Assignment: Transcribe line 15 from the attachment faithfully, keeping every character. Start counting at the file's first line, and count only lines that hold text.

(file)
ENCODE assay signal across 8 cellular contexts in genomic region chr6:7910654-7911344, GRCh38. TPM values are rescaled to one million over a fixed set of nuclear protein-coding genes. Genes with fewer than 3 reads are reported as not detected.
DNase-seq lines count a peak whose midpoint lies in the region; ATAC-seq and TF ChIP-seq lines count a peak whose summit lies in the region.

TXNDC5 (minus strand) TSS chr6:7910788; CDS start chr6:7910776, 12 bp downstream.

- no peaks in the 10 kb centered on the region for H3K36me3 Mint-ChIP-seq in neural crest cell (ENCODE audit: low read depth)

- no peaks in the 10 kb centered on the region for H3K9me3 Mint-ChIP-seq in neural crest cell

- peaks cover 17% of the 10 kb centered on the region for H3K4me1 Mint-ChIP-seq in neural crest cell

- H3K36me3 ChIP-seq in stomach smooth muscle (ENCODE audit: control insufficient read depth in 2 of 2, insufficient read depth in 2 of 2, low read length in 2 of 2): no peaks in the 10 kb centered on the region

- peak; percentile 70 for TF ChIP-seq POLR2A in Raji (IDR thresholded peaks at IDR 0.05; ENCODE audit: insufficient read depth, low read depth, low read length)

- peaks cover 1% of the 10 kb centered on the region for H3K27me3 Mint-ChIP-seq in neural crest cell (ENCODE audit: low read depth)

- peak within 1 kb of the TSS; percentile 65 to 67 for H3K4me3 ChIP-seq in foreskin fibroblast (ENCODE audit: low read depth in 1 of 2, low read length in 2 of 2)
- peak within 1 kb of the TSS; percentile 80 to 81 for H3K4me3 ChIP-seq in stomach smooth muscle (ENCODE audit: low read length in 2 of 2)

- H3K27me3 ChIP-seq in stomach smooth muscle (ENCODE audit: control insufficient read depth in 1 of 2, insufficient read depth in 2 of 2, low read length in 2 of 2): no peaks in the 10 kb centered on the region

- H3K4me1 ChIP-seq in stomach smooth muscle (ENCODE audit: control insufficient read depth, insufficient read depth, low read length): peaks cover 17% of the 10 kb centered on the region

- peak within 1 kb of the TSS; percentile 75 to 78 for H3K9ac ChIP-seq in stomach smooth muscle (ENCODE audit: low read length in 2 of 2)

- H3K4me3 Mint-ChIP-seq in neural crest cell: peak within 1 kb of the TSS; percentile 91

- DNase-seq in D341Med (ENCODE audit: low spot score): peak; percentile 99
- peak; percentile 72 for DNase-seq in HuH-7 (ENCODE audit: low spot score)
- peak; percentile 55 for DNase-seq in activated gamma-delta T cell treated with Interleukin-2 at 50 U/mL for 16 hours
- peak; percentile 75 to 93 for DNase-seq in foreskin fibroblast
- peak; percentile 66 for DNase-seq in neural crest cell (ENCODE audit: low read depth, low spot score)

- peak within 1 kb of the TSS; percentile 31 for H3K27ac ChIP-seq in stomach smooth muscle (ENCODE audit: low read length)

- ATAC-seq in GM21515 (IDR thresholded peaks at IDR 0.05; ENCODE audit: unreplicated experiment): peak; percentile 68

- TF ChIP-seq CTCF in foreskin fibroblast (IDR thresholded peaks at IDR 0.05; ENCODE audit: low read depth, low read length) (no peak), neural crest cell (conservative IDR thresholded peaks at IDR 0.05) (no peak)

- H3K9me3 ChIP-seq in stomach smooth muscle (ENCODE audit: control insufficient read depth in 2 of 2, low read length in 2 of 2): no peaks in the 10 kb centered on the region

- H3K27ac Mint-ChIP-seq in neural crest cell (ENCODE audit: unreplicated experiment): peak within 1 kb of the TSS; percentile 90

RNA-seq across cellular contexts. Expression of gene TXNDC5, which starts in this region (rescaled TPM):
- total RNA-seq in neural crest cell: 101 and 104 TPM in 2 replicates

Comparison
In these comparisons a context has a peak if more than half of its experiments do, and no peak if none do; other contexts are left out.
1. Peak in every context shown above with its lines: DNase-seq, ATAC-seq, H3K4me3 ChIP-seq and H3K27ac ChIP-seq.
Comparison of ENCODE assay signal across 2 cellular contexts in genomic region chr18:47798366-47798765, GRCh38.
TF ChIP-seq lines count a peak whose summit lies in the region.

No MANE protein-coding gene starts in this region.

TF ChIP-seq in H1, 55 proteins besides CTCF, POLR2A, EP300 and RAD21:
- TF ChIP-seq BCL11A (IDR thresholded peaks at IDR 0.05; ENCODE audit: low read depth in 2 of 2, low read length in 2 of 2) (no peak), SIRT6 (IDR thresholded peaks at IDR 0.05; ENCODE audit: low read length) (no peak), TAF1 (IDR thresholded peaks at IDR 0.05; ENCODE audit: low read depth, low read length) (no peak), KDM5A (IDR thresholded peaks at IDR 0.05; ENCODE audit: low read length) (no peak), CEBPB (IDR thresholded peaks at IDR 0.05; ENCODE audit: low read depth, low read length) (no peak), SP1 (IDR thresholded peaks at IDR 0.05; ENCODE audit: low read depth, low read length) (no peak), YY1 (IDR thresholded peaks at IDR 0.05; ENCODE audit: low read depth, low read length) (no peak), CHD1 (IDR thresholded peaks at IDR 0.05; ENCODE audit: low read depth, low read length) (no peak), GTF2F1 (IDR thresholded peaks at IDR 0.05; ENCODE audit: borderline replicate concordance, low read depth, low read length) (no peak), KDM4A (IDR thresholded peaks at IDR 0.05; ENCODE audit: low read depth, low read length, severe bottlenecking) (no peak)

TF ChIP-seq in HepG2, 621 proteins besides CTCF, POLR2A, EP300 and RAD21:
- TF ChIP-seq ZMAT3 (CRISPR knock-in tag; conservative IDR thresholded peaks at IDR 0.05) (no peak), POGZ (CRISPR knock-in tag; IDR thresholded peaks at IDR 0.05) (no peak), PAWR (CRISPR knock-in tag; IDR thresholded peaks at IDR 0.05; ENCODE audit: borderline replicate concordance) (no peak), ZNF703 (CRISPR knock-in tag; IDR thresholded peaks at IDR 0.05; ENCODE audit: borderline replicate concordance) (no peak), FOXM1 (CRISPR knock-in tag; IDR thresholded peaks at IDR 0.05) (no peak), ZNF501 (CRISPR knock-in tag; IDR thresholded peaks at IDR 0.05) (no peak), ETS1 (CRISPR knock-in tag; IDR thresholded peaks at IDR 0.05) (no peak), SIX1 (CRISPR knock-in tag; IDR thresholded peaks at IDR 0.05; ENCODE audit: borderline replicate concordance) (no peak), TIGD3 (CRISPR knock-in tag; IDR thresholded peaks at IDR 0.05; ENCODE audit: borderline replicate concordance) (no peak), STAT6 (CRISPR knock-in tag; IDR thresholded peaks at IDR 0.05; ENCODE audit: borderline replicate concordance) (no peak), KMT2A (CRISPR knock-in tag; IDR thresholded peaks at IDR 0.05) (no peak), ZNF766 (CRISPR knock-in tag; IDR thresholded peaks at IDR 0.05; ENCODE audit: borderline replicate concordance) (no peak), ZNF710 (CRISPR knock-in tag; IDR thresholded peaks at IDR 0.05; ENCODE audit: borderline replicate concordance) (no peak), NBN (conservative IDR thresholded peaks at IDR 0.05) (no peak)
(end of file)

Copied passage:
- H3K4me3 Mint-ChIP-seq in neural crest cell: peak within 1 kb of the TSS; percentile 91